I was 16 when I first read Keats's sonnet, and it was one of the handful of poems that made me love poetry. It's strange that a 19th-Century poet reading a 17th-Century translation of an ancient Greek poem would give a 20th-Century American boy such a frisson, but I think what thrilled me is the utter daring of the metaphor. Even at 16, I sensed that something subversive was going on: Keats had overthrown the traditional hierarchy of metaphor in which the image—Cortez discovering the Pacific—is subservient to the object it illuminates—Keats discovering Homer. The reader is left with a more vivid image of Cortez staring at the Pacific than of Keats reading Homer, and that is what makes the poem so exciting. The poem underplays Keats's experience and focuses instead on Cortez, and that is precisely what communicates Homer's impact on Keats.
I'd guess that most poets would have chosen to end the poem with images of the awe-inspiring Pacific, but in fact we get very little imagery of either Homer's world or the New World. The poem seems more about the experience of wonder itself than either Homer or Cortez. Keats has chosen to capture the scene at the exact moment when Cortez is looking for the first time at the Pacific but his men have not yet reached the peak and can only surmise what he must be seeing. All our attention is focused on the inner experience.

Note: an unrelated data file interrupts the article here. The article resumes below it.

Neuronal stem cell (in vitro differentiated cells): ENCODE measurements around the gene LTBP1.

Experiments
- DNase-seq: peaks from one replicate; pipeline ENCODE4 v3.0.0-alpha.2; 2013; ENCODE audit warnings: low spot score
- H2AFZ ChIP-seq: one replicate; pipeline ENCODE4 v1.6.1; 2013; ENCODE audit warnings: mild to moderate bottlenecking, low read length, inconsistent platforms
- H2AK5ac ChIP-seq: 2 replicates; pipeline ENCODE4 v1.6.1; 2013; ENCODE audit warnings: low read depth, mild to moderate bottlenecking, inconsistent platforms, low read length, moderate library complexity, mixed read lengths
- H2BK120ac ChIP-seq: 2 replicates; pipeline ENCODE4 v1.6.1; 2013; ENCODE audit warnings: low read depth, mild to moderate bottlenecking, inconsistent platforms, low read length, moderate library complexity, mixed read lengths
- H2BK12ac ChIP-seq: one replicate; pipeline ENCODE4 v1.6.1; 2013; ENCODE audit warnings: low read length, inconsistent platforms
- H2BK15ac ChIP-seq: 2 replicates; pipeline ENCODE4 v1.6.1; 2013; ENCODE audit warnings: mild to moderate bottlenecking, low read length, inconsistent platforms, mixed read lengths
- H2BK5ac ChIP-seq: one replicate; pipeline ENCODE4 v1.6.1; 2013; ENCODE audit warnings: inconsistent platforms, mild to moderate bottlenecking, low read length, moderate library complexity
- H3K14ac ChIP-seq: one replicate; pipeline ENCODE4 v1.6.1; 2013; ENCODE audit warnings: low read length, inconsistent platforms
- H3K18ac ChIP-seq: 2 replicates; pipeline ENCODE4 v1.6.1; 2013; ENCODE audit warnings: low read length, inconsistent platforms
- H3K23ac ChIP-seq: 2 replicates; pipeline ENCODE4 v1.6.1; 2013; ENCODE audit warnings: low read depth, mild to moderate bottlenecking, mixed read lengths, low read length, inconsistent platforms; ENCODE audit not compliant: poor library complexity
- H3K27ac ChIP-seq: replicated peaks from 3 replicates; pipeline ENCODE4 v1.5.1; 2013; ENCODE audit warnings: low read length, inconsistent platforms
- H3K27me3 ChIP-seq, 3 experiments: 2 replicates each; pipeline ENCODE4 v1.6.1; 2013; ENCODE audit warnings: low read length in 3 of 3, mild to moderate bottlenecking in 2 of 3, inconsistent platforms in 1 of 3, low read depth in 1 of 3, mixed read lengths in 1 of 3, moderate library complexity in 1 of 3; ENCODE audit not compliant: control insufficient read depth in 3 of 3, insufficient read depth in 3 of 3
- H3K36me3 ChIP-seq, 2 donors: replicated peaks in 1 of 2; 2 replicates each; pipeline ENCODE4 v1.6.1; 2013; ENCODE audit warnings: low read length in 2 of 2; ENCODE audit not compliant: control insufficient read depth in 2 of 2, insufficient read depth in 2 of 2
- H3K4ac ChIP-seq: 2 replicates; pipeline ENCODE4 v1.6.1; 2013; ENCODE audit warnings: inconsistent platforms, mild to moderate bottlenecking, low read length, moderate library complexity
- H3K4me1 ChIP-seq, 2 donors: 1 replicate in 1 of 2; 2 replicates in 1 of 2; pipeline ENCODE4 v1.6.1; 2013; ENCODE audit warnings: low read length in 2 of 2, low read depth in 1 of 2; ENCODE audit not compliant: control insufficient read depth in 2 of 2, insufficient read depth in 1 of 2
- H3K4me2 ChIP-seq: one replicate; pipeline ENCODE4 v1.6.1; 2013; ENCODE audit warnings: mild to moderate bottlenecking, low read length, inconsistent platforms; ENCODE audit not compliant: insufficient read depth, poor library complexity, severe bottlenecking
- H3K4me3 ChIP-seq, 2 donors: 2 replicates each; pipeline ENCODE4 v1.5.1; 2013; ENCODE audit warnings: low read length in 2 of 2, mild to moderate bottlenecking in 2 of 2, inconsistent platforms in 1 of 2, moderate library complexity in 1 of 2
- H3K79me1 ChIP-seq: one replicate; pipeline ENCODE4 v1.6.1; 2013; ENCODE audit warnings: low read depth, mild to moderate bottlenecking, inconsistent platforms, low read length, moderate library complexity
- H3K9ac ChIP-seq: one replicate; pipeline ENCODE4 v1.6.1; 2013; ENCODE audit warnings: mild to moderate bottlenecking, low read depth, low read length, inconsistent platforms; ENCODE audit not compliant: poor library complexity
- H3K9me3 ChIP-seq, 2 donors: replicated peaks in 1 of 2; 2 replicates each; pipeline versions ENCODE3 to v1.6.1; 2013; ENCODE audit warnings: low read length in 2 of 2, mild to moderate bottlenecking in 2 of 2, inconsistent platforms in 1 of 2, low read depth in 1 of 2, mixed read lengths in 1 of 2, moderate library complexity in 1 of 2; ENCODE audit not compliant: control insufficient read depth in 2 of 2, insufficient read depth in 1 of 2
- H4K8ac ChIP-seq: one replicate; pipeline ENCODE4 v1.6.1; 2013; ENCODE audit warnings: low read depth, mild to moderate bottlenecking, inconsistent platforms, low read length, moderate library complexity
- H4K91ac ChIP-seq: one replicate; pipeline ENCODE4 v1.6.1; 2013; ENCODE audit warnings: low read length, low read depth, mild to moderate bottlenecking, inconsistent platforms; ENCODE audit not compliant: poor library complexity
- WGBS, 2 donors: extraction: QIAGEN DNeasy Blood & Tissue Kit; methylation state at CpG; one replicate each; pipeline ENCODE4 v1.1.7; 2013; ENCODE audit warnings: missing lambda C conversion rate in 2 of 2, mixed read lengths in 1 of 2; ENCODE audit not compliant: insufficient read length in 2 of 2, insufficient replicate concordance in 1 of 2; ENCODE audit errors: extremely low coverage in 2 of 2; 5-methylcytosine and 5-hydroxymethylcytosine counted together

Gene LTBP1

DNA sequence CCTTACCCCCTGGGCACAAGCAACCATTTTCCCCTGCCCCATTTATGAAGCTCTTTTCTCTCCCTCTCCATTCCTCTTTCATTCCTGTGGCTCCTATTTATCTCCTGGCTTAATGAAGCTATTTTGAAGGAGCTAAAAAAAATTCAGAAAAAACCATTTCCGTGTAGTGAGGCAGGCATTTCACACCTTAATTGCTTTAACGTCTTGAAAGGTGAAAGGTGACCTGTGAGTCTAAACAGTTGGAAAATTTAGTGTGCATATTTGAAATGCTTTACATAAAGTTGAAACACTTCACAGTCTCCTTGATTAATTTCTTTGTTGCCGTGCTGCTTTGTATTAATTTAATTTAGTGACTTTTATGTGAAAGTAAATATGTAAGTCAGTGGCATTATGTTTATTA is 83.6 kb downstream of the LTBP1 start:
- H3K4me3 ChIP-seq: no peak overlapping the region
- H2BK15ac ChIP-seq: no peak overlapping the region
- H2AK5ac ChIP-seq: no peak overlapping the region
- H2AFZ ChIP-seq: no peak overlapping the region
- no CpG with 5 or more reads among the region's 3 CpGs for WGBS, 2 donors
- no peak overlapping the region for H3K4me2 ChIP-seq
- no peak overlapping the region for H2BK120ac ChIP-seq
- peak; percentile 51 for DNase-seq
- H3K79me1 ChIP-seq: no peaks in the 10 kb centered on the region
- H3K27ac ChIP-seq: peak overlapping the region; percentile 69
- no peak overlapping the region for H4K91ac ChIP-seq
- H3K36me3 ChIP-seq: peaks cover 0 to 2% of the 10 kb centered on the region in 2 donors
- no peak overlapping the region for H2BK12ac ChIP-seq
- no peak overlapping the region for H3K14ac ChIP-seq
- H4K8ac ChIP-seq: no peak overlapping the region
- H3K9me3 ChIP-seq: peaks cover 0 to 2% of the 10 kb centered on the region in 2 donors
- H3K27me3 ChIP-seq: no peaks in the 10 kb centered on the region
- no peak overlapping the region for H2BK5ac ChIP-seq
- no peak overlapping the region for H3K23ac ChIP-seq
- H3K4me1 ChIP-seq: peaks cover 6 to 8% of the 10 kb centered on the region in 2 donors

The subversion of the hierarchy of metaphor seems fundamental to Romantic poetry, because over and over again, the use of something to make a rational statement is eclipsed by wonder at the thing itself. This poem dramatizes how the attempt to use the Pacific to make a point about Chapman's Homer is derailed by wonder at the view itself. Like Whitman, who said that "to die is different from what anyone supposed," the Romantics seem to believe that everything is different from what anyone supposed, once you experience it intuitively. Chapman turns out to be unlike what anyone would expect from a poem or from any book at all, and that is exactly what Romantic poetry intends to be.
In other words, not only is the image of a Pacific a metaphor for Chapman, but the form of the metaphor is itself a metaphor. Our experience of the peak is more vivid and arresting than any comparison of that experience to reading Chapman, and that is the real sign of Chapman's power. Keats recreates his experience for us so that we are left, finally, with a sense of wonder neither at the Pacific nor at Chapman's Homer (neither of which is described in any detail beyond the silence they evoke), but instead wonder at this poem—how it brought us to a place we could never have imagined when we began to read it, and then left us there, "Silent, upon a peak in Darien."